Move out of your head with Hoshin.’s new EP ‘Move’
Release date: July 12th, 2019
Listening to Hoshin’s new EP is like jumping into a soulful ocean of melodies for a 20-minute swim. As a whole, each song feeds into the next as like peaks turn into troughs through the passage of time. The last song and title track, “Move,” flows back to the beginning of the album, as if the EP is meant to play in a continuous loop, crashing against the shores of the listener’s mind over and over and over again, until there is nothing but silence…‘cuz your phone died.
“Move” is a two-minute outro that utilizes vocal layering to fabricate a foundation that drowns the ears in a soft hum, on top of which a funky guitar melody is played. It’s a very simple yet effective song that serves as a nice transition piece — or, in this case — a brand new beginning found at the very end.
Circling back to the first song, “Further By Now,” we encounter a similar use of vocal instrumentation, which is why it feels so easy to keep the whole EP on repeat. On this track, though, the vocals are much more pronounced and stand firmly at the front of the listener’s awareness. We’re also greeted with a couple of percussive elements from the get-go, such as snapping — which brings in yet another purely human element that creates a deep sense of connection. This allows us to get sucked down into a hypnotic trance that is guaranteed to get you rocking from side to side right as frontwoman Sam Hoshin delivers the first lyrical ideas of the album.
Hoshin begins with specific imagery: “water down the faucet / a rocket in space / time is a conveyor / a car with no brakes.” All things that are running away from you, each creating a bigger sense of urgency. We encounter a desire for more, an aspiration, a dream, that feels like the chips are on the other side of the table, and we don’t know how to get them back on our side.
Later in the song, Hoshin adds in a cyclic bridge section: “too much time, not enough grind / too much grind, not enough time / thought I’d be further by now.” We find ourselves stuck in a battle for fulfillment, desperately trying to get back those chips. So much time has gone by, and all of our past ideas about where we would be and who we would become simply evaporate.
Next, “Blind” has an airy lightness established very quickly by bouncing chords on the keys, a couple of guitar licks, a little bass line, and some warm “oohs” and “aahs.” Once again, you are caught in the melodic and rhythmic net that Hoshin. expertly weaves around its listeners.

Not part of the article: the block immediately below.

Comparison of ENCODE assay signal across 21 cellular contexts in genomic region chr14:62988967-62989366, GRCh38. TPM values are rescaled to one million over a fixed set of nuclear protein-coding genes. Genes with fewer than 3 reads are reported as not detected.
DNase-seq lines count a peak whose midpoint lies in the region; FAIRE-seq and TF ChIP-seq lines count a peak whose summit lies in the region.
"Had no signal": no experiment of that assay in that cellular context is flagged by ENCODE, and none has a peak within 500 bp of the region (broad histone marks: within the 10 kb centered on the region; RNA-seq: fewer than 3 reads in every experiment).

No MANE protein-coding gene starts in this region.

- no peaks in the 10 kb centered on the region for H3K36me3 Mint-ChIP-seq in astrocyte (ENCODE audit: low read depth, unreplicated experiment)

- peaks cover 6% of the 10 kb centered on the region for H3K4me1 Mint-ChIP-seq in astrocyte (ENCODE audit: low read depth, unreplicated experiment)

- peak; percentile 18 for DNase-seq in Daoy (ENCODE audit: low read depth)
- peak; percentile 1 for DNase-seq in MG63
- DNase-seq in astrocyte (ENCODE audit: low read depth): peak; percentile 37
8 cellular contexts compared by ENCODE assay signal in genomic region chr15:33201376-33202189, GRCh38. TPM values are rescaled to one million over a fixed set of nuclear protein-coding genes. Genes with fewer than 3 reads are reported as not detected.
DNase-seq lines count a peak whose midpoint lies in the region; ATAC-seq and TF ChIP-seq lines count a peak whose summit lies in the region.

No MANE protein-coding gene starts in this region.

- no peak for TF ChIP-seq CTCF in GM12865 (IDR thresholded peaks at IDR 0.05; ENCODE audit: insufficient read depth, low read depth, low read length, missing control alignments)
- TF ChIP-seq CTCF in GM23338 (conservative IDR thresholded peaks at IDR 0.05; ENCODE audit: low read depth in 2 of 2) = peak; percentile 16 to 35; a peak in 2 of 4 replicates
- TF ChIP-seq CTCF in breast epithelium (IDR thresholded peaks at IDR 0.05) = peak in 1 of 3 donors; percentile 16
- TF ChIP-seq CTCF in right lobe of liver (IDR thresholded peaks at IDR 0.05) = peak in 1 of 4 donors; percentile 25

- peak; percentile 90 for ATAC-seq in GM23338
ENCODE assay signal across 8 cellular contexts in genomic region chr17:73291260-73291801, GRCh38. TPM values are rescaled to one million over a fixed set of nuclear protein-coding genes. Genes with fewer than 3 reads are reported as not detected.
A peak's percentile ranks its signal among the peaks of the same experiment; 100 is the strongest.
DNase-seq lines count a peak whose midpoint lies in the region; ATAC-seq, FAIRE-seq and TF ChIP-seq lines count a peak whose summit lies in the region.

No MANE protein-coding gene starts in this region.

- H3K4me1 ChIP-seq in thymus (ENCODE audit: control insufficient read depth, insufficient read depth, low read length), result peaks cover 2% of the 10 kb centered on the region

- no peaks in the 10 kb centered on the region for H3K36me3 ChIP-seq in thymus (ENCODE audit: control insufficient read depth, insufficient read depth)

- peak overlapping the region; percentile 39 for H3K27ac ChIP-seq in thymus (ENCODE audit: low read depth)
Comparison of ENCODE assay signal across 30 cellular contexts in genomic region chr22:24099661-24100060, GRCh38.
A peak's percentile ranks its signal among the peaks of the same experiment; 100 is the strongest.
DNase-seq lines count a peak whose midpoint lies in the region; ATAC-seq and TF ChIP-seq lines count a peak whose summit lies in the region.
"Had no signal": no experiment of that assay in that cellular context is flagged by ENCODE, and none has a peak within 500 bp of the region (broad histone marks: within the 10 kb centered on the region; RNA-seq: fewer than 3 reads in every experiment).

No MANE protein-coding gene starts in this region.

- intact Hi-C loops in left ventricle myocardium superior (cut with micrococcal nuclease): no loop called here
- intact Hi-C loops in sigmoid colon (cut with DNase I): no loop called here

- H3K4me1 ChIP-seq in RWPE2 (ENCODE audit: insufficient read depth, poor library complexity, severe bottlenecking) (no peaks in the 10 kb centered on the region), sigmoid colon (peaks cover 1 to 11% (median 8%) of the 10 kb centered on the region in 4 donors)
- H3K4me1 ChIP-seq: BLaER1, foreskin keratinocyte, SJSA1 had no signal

After introducing heavy images of death and growth, treading the sea and having so much weight to bear, Hoshin asks, “where is my limit?” How much are we all capable of, and are our limits just a figment of our imagination? A very infectious song with a message that will get you questioning your own limits, “Blind” will have you pushing the envelope beyond anything you imagined before.
“Shadow,” the third song, is the trough of the EP. It begins by introducing a simple percussive pattern. The hi-hat lays back to establish a solid rhythm over which a melancholy piano joins in. Together, they create a somber, thought-provoking aura.
Compared to the rest of the songs, this piece is lower in energy; it requires you to get swallowed up by your own mind and sink into your body. The lyrics tell a story of unrequited love, misunderstandings, self-sacrifice, and knowing your worth. During the chorus, Hoshin shares, “ain’t my job to jump your shadow,” suggesting that the person she’s singing to must embark on their own inner journey to find happiness.
Coming in right after “Shadow,” we pick up with a similar feel in “Surpise,” my personal favorite track on the EP. Quickly, energy gets us back into the groove, approaching our next peak. Lyrically, we encounter ideas of being seen, understood, and feeling more.
In the scope of the peaks and troughs, this song is the moment right before you reach the highest point. It’s as if you’ve been waiting to get to the top — to complete a cycle, to see all that has changed — and, as you are approaching the peak, you encounter doubts that you are even in motion, battling illusions of standing still. Well, surprise! You are moving, and all that is required to see this, as Hoshin puts it, is to “move out of your head.”
“Surprise” also has some intentional pauses, silences, and emptiness that I totally dug. These are very intentional ways to create tension and pull, and they turn out powerful. At 2:57, the track switches from a groove to a more spacey breakdown. To conceptualize it, it’s as if you’re swimming along your merry way, and, out of nowhere, you find yourself swimming through molasses. The song picks up gravity and tries to pull you down as you strain to keep your head above water. It is such a great addition that shows real talent in the way Hoshin. composes and writes their music.
Although, even after a few rounds through the album, it was still difficult to pick out the words that Hoshin was singing, in the moment, the composition and the juxtaposition between every element of the songs fit together so well that it didn’t matter. And no matter how many times you choose to ride the wave of Move, there’s always so much to love about it. You’ll find a piece of yourself in the music and want to replay it over and over.
Originally written for Dan's Tunes Seattle